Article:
Some of the common street names for anabolic steroids include: arnolds, gym candy, pumpers, ‘roids, stackers, weight trainers and juice. Currently, there are more than 100 different types of anabolic steroids that have been developed, and each requires a prescription to be used legally in the U.S.

Anabolic steroids can be taken orally, injected intramuscularly, or rubbed on the skin when in the form of gels or creams. These drugs are often used in patterns called cycling, which involves taking multiple doses of steroids over a specific period of time, stopping for a period, and starting again. Users also frequently combine several different types of steroids in a process known as stacking. By doing this, users, more properly abusers, believe that the different steroids will interact to produce an effect on muscle size that is greater than the effects of using each drug individually.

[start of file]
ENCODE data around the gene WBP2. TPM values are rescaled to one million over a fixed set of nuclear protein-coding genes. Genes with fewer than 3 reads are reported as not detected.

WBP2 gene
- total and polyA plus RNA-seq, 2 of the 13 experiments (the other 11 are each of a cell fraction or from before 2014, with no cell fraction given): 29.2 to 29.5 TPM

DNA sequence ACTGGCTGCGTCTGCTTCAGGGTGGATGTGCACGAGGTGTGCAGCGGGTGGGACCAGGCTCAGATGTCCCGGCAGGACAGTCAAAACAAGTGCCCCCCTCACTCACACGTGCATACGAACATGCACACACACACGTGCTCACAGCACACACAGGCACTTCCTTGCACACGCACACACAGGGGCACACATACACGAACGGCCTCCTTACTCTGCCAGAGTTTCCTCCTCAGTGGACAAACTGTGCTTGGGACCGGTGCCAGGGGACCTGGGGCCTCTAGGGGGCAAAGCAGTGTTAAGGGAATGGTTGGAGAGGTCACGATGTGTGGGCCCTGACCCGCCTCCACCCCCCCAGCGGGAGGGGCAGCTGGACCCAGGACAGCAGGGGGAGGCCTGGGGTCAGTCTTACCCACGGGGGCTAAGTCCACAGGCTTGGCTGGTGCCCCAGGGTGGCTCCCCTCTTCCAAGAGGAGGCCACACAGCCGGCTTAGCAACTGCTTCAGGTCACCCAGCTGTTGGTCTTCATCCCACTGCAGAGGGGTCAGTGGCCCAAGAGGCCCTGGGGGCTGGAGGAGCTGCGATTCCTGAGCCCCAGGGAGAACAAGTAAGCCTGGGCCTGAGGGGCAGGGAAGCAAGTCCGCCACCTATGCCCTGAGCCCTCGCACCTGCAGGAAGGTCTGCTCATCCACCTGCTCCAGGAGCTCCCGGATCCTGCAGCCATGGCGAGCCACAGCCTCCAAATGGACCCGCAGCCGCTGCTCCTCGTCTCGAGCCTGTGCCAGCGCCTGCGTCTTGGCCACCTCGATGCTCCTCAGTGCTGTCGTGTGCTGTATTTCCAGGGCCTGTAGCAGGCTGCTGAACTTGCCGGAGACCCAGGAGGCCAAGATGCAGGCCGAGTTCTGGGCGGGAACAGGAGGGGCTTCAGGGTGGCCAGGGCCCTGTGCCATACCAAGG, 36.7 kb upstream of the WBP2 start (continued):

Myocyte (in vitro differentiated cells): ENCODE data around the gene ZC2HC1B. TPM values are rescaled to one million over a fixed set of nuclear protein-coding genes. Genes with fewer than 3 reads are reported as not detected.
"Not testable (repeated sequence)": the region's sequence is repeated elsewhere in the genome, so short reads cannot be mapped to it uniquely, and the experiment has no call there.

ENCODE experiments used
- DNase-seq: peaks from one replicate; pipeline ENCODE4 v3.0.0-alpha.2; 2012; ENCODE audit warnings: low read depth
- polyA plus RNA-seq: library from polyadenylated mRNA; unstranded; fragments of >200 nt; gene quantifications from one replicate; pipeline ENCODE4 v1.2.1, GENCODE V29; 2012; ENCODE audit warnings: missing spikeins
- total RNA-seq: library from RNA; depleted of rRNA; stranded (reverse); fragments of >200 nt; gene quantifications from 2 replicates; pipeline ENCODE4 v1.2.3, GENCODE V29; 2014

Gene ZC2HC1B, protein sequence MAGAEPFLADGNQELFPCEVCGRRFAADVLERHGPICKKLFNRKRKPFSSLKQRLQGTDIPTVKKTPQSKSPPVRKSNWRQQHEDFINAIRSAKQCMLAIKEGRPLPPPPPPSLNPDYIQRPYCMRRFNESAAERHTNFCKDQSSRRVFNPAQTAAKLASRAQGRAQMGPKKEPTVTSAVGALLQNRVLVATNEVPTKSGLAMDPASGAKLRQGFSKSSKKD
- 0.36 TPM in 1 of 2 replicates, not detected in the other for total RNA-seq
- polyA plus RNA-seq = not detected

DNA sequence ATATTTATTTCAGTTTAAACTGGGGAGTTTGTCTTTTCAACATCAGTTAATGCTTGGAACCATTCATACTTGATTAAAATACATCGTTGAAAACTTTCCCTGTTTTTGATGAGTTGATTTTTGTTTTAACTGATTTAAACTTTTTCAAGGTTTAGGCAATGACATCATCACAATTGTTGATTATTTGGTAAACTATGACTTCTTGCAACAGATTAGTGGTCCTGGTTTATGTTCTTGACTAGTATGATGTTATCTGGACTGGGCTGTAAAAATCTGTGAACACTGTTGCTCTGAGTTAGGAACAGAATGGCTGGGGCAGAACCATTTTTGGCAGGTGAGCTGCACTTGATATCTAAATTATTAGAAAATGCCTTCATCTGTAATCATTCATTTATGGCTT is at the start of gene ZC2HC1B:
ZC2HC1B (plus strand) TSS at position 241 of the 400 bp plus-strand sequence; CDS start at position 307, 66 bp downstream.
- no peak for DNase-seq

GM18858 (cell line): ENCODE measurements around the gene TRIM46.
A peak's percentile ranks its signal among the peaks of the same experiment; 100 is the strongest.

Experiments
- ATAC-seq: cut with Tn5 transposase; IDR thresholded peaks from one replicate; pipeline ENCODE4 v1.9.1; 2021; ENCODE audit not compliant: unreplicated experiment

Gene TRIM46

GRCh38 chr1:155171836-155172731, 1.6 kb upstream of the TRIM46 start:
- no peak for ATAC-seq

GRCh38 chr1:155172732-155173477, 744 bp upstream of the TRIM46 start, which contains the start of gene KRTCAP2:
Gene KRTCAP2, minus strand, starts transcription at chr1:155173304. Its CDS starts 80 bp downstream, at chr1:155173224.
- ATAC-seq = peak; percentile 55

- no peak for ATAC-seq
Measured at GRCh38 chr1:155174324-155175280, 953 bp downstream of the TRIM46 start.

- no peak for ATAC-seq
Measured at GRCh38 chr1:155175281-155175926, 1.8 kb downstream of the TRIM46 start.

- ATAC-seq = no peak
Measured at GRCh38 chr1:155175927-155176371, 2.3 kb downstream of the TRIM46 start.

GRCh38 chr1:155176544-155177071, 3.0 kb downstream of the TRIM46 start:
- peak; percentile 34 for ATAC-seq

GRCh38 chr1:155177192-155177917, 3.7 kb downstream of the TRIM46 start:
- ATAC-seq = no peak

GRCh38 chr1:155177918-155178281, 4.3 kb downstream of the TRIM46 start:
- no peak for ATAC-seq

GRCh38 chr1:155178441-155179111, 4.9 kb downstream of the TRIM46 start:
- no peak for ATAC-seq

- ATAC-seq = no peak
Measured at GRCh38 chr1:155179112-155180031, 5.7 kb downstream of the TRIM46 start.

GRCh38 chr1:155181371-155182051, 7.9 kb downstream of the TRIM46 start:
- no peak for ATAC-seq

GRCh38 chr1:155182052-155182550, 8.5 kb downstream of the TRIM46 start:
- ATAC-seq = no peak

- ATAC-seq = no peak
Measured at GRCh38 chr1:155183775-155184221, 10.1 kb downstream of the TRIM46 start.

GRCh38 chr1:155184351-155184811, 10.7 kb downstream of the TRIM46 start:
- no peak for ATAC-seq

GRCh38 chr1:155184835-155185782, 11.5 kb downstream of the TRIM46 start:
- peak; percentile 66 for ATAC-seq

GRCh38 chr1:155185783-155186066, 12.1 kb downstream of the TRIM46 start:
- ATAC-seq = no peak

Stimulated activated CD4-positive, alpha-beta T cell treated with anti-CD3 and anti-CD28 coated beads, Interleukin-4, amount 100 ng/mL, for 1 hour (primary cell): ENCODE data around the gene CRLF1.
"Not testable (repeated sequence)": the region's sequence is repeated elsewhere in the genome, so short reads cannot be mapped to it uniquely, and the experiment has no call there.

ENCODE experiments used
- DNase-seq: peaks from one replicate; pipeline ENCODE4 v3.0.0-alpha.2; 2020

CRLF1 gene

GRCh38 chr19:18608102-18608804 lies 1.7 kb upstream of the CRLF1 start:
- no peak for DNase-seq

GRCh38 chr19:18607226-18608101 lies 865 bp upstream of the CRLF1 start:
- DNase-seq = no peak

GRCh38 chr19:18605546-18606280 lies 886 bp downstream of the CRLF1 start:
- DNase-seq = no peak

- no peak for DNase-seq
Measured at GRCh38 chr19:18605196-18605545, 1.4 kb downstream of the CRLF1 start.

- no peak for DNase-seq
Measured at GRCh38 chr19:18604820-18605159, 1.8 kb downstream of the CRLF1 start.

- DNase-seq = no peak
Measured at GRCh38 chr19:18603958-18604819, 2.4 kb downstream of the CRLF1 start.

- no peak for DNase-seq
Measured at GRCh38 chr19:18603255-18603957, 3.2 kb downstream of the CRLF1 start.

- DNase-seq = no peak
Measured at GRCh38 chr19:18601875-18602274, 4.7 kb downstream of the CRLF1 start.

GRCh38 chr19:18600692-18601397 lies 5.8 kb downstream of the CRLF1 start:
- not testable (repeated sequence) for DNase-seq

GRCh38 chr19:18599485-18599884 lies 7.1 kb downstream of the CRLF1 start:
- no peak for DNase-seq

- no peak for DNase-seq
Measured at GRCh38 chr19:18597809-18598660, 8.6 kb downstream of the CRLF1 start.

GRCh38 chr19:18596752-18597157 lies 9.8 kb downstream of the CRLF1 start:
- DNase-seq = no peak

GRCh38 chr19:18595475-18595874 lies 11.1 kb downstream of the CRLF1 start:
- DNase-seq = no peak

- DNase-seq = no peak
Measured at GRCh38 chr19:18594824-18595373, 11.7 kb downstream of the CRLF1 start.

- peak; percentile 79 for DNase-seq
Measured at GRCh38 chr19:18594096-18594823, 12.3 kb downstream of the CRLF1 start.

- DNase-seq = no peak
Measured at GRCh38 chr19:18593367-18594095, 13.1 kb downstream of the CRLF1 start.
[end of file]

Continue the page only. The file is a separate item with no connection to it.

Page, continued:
Another mode of steroid use is called “pyramiding.” With this method abusers slowly escalate steroid use (increasing the number of drugs used at one time and/or the dose and frequency of one or more steroids), reach a peak amount at mid-cycle and gradually taper the dose toward the end of the cycle. The escalation of steroid abuse can vary with different types of training. Bodybuilders and weight lifters tend to escalate their dose to a much higher level than do long distance runners or swimmers.

Senator McCain Files New Bill That Attacks Your Access to Supplements and Repeals Key Sections of the Dietary Supplement Health and Education Act

original link: The Delano Report